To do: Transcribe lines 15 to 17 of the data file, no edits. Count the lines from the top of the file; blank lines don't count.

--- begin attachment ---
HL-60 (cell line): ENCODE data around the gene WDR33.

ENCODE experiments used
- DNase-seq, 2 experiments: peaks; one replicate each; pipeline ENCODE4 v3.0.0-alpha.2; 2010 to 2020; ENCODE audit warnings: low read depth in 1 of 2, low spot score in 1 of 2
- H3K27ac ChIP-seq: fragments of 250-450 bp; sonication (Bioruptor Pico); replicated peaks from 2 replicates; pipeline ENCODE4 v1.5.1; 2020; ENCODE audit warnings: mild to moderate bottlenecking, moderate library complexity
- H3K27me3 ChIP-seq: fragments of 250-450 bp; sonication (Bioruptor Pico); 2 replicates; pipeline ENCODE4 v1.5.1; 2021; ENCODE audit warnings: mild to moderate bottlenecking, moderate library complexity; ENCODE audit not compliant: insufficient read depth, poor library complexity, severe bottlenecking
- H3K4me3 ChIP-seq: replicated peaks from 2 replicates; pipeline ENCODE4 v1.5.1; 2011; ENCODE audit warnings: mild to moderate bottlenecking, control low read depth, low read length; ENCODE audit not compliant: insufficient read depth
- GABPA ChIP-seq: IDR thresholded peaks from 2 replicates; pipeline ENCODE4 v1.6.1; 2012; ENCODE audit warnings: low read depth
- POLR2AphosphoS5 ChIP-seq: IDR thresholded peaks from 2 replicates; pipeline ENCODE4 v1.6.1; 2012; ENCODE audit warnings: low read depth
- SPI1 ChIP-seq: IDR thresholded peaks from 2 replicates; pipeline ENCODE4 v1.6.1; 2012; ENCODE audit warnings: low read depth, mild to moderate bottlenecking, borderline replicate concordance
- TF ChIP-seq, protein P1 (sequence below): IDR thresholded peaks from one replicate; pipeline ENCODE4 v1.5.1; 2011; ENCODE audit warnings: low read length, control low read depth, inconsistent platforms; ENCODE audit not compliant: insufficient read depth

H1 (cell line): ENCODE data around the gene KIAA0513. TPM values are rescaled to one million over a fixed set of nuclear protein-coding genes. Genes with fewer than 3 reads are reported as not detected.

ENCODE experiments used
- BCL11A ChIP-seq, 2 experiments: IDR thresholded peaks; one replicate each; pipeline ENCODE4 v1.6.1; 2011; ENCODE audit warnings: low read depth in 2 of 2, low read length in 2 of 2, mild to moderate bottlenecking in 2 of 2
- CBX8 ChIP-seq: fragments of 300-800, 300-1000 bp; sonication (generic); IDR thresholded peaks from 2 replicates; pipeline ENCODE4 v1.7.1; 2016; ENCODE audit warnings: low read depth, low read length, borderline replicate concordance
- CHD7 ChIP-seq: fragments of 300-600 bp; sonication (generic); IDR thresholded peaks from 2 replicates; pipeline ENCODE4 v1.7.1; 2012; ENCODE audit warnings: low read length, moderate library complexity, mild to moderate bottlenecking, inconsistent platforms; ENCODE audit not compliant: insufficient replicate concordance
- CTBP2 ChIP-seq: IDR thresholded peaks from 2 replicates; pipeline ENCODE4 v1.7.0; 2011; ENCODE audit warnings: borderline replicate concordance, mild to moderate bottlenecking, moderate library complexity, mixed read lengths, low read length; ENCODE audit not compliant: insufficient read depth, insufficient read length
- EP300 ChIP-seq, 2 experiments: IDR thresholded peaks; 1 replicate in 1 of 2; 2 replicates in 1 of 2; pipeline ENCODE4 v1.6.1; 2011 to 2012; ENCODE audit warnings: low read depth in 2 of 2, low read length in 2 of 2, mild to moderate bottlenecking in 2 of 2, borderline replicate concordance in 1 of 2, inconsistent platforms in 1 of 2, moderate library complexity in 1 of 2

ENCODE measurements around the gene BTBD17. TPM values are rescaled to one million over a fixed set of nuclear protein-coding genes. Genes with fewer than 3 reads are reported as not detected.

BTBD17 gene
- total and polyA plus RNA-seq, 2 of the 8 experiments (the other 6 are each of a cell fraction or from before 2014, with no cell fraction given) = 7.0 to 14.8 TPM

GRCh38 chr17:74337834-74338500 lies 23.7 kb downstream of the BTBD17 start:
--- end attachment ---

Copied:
- CHD7 ChIP-seq: fragments of 300-600 bp; sonication (generic); IDR thresholded peaks from 2 replicates; pipeline ENCODE4 v1.7.1; 2012; ENCODE audit warnings: low read length, moderate library complexity, mild to moderate bottlenecking, inconsistent platforms; ENCODE audit not compliant: insufficient replicate concordance
- CTBP2 ChIP-seq: IDR thresholded peaks from 2 replicates; pipeline ENCODE4 v1.7.0; 2011; ENCODE audit warnings: borderline replicate concordance, mild to moderate bottlenecking, moderate library complexity, mixed read lengths, low read length; ENCODE audit not compliant: insufficient read depth, insufficient read length
- EP300 ChIP-seq, 2 experiments: IDR thresholded peaks; 1 replicate in 1 of 2; 2 replicates in 1 of 2; pipeline ENCODE4 v1.6.1; 2011 to 2012; ENCODE audit warnings: low read depth in 2 of 2, low read length in 2 of 2, mild to moderate bottlenecking in 2 of 2, borderline replicate concordance in 1 of 2, inconsistent platforms in 1 of 2, moderate library complexity in 1 of 2